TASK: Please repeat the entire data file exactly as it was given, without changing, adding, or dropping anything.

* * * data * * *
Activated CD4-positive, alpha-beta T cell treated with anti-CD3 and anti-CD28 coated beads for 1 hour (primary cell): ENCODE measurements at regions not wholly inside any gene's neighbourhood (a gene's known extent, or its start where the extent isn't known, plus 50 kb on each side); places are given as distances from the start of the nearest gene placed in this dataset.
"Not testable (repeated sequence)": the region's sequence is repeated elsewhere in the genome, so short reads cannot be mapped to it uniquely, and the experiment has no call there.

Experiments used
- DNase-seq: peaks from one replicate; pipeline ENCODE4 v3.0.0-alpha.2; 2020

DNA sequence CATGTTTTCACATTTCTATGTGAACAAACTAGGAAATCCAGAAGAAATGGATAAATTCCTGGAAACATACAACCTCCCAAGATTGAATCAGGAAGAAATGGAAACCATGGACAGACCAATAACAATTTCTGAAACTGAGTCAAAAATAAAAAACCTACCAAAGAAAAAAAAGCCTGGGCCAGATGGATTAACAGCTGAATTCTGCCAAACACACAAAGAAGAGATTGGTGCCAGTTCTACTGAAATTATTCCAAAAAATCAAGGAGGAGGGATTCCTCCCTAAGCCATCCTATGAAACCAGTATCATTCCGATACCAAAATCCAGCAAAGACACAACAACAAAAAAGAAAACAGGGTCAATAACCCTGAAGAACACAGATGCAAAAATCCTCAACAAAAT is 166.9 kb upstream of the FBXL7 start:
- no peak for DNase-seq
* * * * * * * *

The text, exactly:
Activated CD4-positive, alpha-beta T cell treated with anti-CD3 and anti-CD28 coated beads for 1 hour (primary cell): ENCODE measurements at regions not wholly inside any gene's neighbourhood (a gene's known extent, or its start where the extent isn't known, plus 50 kb on each side); places are given as distances from the start of the nearest gene placed in this dataset.
"Not testable (repeated sequence)": the region's sequence is repeated elsewhere in the genome, so short reads cannot be mapped to it uniquely, and the experiment has no call there.

Experiments used
- DNase-seq: peaks from one replicate; pipeline ENCODE4 v3.0.0-alpha.2; 2020

DNA sequence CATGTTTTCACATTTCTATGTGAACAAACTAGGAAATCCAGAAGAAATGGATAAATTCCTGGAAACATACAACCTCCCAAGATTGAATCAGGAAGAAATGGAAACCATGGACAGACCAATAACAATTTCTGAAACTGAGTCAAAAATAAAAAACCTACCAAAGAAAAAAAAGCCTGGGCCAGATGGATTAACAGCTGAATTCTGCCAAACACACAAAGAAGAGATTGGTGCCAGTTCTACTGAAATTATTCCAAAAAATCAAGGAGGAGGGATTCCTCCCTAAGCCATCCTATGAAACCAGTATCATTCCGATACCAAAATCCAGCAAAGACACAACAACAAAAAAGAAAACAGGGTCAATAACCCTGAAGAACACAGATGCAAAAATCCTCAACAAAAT is 166.9 kb upstream of the FBXL7 start:
- no peak for DNase-seq